Queen Underwood leaves this week for a two-month training session in Canada in advance of the Pan-Am Games.
She walked away from the circle of friends, coaches and advisers who formed "QueenTeam2012" and has handedled her training and career up to this point.
But most importantly, the Seattle lightweight boxer is already moving past London and her chance to shine as the Olympics welcome female boxers for the first time. It is still her goal, make no mistake about it, and she says she plans to be on top of the podium, wearing gold and listening to "The Star-spangled Banner" a year from now. But she sees it as just a stepping stone.
"It's the beginning, not the end," she said. "My journey and my story go so far beyond that."
Where her story goes, she won't say exactly, how it started and what happened along the way don't matter. It was painful, it was humiliating, but none of it matters any more. The childhood that she describes as one of "abuse and violation" is over, long gone. She has none of the family picture albums or reminders of happy memories you find in most homes.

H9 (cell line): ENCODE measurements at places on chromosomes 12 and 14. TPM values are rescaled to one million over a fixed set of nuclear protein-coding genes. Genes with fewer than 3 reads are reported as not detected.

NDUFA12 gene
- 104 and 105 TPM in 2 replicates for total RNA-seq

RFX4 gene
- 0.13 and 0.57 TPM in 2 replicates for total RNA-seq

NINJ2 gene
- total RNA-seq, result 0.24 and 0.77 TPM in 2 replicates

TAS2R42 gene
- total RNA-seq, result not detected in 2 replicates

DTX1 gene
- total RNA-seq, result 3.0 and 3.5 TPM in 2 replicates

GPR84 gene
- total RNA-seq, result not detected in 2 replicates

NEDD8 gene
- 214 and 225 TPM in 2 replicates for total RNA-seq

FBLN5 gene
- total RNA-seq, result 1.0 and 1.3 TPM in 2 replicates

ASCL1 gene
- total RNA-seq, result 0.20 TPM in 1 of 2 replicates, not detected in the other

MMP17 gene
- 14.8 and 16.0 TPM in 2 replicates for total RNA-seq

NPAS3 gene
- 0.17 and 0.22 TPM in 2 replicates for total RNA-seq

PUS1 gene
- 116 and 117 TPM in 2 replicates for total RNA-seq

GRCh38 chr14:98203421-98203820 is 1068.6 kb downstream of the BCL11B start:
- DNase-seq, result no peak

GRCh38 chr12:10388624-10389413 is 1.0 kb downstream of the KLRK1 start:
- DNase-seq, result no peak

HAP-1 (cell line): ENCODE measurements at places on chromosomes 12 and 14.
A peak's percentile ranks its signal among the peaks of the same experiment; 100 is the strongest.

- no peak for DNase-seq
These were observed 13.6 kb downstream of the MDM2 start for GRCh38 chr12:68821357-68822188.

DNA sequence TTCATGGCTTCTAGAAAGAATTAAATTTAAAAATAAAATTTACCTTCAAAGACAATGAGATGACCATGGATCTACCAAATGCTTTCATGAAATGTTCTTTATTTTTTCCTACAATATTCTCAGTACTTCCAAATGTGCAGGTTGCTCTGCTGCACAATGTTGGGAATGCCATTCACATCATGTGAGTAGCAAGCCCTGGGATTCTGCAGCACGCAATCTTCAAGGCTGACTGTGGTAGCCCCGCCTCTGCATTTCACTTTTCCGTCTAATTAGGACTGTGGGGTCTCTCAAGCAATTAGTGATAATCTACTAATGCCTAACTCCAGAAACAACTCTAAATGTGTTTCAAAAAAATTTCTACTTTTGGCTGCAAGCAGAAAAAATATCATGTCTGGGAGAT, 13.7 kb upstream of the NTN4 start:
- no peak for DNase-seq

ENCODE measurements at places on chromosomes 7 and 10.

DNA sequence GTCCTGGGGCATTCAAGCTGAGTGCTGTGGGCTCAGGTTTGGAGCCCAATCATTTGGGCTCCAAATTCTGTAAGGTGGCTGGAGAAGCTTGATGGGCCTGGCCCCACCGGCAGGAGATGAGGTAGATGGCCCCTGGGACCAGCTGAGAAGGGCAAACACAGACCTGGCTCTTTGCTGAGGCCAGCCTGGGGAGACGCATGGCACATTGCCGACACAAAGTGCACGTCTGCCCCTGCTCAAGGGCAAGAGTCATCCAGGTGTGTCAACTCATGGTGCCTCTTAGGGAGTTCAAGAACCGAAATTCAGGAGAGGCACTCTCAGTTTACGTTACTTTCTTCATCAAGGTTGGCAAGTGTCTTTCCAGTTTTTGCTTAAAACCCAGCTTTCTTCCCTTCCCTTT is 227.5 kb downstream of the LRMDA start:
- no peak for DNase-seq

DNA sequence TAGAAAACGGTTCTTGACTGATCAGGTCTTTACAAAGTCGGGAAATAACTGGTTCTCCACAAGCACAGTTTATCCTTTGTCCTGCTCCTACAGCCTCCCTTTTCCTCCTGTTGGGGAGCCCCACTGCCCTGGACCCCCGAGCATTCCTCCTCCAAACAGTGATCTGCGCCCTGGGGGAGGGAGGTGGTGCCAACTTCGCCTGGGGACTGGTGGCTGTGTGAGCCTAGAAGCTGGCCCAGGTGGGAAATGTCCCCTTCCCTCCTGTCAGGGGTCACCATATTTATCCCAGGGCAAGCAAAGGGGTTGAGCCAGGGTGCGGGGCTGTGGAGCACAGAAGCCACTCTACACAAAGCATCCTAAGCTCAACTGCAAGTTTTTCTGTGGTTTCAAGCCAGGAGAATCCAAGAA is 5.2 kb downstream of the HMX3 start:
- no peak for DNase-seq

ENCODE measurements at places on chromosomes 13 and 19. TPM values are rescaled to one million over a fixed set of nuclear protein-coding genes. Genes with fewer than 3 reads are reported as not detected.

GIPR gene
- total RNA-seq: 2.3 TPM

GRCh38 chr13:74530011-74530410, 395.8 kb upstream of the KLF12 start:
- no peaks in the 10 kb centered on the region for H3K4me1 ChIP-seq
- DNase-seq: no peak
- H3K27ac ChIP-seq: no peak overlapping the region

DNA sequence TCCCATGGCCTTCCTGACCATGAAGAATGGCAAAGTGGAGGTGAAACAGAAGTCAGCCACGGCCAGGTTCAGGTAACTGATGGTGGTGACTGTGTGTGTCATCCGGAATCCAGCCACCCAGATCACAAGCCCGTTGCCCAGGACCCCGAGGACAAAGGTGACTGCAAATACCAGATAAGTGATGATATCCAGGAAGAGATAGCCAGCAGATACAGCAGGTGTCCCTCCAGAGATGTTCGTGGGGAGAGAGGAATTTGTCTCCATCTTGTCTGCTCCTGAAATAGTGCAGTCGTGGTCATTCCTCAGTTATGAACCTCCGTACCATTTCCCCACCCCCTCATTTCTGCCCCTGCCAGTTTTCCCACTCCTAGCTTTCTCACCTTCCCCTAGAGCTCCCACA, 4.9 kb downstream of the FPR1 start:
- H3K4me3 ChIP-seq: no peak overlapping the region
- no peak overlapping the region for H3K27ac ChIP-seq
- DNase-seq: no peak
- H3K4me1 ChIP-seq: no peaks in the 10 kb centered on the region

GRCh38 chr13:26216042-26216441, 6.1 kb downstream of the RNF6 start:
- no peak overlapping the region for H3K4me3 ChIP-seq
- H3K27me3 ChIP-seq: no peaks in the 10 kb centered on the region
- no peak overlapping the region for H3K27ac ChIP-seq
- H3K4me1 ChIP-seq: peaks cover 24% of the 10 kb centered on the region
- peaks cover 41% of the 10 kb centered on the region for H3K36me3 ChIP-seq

"I almost don't remember it," she said. "it's really not about what I've been through. It is all about what I'm doing now and where I'm going."
She and her current advisers have set up the Queen Underwood Foundation. They'll use it as a fundraising mechanism for the push to London, then keep the structure in place and use it to help kids. Somehow. Queen admits she's not exactly sure how that will happen but she's determined that it will, that her story, her strength, her achievements will be used to reach out to young people who are experiencing the kind of hell she experienced and overcame.
The ugly details? The painful past? It happened, she's moving on and isn't interested in sharing the details.
"My story isn't to put it out there and tell what happened. It is mainly about 'Hey I can do it you can do it too,'" she said.
The five-time lightweight national champion, the tireless trainer and relentless competitor, just wants to help. The young woman with the million-dollar smile and the savage right-hand wants to reach out. The killer in the ring wants to be a healer outside it. It's simple, she says, "that's me."
"There is a lot of us out there but we just keep it in, we don't want to say anything about it. We just want to hurt. And some people they don't get far," she said.
Watch the report on KING 5 News at 5 p.m.